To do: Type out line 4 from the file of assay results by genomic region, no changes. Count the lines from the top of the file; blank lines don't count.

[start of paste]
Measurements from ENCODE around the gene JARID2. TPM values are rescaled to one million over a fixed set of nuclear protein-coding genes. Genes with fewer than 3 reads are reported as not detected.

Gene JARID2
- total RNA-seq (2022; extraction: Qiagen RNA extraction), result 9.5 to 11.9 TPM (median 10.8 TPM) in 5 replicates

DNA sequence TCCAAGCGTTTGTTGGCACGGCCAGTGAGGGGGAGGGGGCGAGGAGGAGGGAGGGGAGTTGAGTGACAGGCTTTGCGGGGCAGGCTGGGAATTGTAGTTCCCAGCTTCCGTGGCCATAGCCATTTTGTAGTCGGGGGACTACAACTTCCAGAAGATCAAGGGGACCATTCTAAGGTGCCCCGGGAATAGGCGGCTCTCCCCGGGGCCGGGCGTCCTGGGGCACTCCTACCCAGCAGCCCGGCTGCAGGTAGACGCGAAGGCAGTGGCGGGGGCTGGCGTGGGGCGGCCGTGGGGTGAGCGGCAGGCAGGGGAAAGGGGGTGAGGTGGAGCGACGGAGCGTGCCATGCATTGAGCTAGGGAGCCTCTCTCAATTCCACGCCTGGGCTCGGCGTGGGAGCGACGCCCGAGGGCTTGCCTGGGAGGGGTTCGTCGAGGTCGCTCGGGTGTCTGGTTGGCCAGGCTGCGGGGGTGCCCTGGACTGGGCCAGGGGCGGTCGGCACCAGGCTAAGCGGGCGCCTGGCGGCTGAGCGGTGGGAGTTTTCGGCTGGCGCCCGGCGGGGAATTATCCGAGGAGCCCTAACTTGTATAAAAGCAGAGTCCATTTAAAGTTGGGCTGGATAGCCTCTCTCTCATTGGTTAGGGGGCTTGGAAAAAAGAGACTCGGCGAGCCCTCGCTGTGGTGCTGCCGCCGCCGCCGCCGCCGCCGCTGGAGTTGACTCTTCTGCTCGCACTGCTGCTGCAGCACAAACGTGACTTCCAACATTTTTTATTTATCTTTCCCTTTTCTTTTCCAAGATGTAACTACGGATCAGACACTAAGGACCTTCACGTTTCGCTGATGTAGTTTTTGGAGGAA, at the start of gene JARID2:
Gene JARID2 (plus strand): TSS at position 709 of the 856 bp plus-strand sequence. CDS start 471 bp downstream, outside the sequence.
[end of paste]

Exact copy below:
DNA sequence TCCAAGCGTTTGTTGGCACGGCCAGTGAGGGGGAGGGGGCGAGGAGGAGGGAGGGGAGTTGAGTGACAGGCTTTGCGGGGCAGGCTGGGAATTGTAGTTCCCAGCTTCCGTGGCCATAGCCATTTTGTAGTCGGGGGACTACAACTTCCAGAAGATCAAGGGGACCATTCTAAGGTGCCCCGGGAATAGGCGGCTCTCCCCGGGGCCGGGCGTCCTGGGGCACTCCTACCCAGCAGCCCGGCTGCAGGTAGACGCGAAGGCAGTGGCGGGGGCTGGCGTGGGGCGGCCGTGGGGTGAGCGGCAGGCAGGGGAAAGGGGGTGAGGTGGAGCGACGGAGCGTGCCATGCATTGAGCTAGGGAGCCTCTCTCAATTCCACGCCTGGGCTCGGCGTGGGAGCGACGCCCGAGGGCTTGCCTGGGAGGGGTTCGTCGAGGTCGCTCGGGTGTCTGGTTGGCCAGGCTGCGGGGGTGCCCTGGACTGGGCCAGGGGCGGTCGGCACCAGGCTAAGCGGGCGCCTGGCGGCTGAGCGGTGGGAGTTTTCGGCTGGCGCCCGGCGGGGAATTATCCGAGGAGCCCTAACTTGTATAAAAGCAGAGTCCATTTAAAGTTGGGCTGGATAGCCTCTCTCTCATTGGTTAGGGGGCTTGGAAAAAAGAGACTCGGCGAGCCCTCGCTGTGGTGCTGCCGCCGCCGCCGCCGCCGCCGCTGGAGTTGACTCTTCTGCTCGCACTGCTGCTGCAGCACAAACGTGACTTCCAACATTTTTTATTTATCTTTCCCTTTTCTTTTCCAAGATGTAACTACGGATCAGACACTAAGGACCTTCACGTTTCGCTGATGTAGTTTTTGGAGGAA, at the start of gene JARID2: